Better would be to prevent even that first fall. Now scientists are testing simple wrist monitors that may one day be used to predict who is most likely to topple, by tracking how stable they are with each step on any given day.
"Even the frail elderly individuals, some days they have good days and some days they have bad days," says lead researcher Thurmon Lockhart, who in his Virginia Tech laboratory literally forces volunteers to trip in the name of science to determine what makes one person fall while another stays upright.
It's a question of growing urgency, as fatal falls have spiked in the last decade. The government recorded more than 19,000 deaths from fall-caused injuries in 2005, the latest data available. Three-fourths were among people 65 and older.
Nonfatal falls trigger another half-million hospitalizations and almost 2 million emergency room visits.
Anybody can fall, especially during ice-slick winters or while playing sports. Lockhart even worked with UPS, the brown-truck delivery company, to help train their new drivers to avoid falls while hoisting packages.
But aging brings physical changes that make a fall more likely. Still, falls are something of the Rodney Dangerfield of injury prevention, so commonplace — one in three seniors falls each year — that they receive little attention until someone is seriously harmed, such as breaking a hip or suffering a brain injury.
Hence the emphasis on revealing earlier falls in guidelines published by the American Academy of Neurology last week. Someone who's fallen in the past year without a logical reason, such as a sports injury, has about a 55 percent chance of falling again — and thus may need special attention to prevent injury.
At highest risk of falling, the guidelines found, are people with gait or balance problems, dementia, Parkinson's disease or a history of stroke, weakness or nerve disorders in legs, impaired vision or who use certain medications.
The guidelines are aimed at neurologists, but a specialist in falls says asking about earlier tumbles makes good sense for any physician.
Don't "pass it off as a natural part of the aging process, but see it as a symptom with many possible underlying causes, some of which are highly treatable," says Dr. David Riley of University Hospitals Case Medical Center in Cleveland.
But before that first fall, the specific physical changes that determine why one senior can recover from a slip while another won't are poorly understood. Enter the Virginia Tech research.
First Lockhart tripped up several dozen people, a mix of young and old. Don't worry: Safety harnesses kept fallers dangling harmlessly in the air, instead of crashing. Videotape and sensors captured each movement, to map the physiology of falling.
Younger people recovered balance better so that a slip seldom turned into a fall, although some seniors recovered, too.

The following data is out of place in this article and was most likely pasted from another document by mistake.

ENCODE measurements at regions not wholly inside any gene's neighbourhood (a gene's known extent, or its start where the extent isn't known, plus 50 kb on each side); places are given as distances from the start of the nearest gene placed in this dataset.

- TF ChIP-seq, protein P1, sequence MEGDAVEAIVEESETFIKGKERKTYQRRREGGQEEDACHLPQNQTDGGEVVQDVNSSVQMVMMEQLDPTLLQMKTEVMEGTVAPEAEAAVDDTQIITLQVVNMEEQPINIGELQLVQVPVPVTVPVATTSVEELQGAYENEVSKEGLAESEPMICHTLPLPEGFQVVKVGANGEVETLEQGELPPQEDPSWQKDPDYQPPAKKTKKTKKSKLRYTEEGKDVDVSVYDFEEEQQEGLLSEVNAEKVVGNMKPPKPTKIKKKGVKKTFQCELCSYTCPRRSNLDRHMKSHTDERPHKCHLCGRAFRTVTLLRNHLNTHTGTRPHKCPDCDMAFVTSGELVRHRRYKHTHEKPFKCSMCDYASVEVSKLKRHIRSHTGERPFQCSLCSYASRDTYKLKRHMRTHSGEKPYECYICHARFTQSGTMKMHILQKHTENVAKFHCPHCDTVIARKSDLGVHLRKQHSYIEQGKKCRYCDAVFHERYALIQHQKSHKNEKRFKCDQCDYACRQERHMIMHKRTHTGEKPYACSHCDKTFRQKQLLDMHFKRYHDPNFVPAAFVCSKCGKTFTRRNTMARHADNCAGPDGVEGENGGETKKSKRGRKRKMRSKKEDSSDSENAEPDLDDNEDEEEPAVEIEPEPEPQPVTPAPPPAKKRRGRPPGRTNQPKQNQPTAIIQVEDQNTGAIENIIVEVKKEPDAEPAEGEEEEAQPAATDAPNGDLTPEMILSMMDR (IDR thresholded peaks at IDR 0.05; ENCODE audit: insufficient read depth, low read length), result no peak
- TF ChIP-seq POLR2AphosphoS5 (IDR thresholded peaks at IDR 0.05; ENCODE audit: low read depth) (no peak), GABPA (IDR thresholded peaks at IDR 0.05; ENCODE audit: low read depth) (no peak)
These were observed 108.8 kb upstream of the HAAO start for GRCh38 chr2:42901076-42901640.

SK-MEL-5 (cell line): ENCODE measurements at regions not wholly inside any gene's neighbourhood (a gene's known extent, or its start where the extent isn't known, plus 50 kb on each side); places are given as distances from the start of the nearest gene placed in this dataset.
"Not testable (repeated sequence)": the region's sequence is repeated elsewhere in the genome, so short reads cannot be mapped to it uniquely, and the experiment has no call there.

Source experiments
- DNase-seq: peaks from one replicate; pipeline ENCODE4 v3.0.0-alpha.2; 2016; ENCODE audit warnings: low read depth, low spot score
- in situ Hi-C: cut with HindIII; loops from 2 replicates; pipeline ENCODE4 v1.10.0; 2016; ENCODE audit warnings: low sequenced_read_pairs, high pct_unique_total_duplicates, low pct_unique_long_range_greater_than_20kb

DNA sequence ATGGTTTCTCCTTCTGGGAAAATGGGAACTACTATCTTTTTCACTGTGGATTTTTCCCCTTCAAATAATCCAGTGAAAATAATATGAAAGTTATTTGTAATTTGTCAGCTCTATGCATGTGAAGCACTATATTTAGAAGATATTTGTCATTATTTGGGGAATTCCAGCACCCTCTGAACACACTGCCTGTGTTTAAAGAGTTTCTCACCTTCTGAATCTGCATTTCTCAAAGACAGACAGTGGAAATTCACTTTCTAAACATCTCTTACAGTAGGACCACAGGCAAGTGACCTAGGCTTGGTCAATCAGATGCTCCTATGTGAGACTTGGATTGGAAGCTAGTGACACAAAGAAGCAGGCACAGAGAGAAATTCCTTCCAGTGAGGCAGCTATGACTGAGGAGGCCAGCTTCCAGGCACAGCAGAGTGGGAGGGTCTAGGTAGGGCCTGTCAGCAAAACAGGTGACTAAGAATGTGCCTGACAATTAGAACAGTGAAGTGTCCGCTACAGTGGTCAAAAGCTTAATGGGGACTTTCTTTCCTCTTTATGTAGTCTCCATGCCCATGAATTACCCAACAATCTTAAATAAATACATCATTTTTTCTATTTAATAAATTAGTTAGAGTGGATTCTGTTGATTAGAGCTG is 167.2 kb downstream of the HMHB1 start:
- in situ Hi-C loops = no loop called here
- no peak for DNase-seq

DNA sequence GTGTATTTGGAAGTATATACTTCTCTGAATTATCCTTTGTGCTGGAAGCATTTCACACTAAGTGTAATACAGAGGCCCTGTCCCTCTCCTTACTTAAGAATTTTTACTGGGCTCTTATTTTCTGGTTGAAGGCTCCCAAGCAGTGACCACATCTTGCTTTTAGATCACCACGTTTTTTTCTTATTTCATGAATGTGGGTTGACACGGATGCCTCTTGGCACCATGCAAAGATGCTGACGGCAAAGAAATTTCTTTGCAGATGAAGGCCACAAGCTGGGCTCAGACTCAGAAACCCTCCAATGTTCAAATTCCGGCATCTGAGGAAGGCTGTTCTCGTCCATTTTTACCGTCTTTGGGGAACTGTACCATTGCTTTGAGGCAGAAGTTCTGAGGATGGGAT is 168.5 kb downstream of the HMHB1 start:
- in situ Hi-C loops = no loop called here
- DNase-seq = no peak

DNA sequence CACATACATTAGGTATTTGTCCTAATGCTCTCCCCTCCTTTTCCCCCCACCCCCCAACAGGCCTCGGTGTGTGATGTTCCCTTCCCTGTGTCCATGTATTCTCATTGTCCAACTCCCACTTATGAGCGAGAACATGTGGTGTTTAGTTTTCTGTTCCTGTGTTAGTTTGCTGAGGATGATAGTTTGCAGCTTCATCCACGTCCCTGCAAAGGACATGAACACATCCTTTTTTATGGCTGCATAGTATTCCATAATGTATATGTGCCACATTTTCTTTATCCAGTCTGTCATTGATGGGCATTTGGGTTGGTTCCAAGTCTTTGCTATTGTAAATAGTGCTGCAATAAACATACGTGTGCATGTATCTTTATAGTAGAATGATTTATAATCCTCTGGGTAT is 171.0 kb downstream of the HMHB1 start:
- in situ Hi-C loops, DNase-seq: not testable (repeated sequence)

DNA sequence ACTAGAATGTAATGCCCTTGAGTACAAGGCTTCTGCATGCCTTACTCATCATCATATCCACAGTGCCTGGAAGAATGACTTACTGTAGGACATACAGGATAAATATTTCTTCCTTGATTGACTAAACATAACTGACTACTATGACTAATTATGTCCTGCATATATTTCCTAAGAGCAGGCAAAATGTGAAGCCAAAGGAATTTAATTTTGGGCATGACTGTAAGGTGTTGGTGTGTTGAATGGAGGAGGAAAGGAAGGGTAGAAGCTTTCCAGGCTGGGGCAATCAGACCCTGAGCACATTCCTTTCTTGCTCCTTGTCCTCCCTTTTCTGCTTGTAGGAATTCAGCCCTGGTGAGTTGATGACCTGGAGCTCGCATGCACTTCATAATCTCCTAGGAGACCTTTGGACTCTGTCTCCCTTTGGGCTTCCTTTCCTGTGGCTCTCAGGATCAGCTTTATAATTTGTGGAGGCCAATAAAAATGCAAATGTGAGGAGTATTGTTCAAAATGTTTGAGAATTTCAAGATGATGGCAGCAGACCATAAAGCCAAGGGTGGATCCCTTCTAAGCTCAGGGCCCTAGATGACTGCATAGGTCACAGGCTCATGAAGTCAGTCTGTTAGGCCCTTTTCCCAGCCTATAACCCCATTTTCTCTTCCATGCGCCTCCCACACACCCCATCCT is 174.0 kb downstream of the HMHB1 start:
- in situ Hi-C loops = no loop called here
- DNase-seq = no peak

Why were others fall-prone? As you age, your gait becomes more variable. Seniors tend to compensate with shorter steps. But if one step varies in speed, length or direction from the next, it wobbles the up-and-down torso motion that is a key to balance while walking, Lockhart found.
So when seniors with an unstable gait encounter an obstacle — a bump in the sidewalk or a slick floor — they're already off-kilter and thus less able to recover, he explains.
Lockhart found that it's possible to measure that gait instability with some small, cheap devices, accelerometers and gyroscopes. Now, with funding from the National Institutes of Health, he has begun experiments to see if a wireless wrist monitor containing the gadgets, made by a company called AFrame Digital Inc., can truly predict who is fall-prone.
If that sounds complicated, there is a simple test anyone can do today to check if their leg muscles are weakening enough to worry about a fall.
It's called the "get up and go" test: Sit in a hard, straight-backed chair. Fold your arms across your chest. Try to stand. If you can't on the first try, tell a doctor so you can be checked for possible problems, says Cleveland's Riley.
For people already known to be fall-prone, specialists advise some commonsense precautions: Ask a doctor about exercises to improve balance and strength. Taper off fall-inducing medications whenever possible. Minimize slipping risks, such as by removing rugs and adding stair rails and hand-grabs in bathrooms.
But fatigue and stress can overcome any precaution, says Riley's patient, Dolly Thomas of Timberlake, Ohio. Her Parkinson's disease makes Thomas, 75, fall so often that she wears knee pads to cushion the blow. Last week, tired from caring for an ill husband, Thomas fell twice in one day.
"It just makes me so mad. I'll get up and darned if it doesn't happen again," says Thomas, who just got a scooter in hopes of falling less. "When you feel good and ... you're an independent person like I've been, it's really hard to sit and take it easy."
EDITOR's NOTE — Lauran Neergaard covers health and medical issues for The Associated Press in Washington.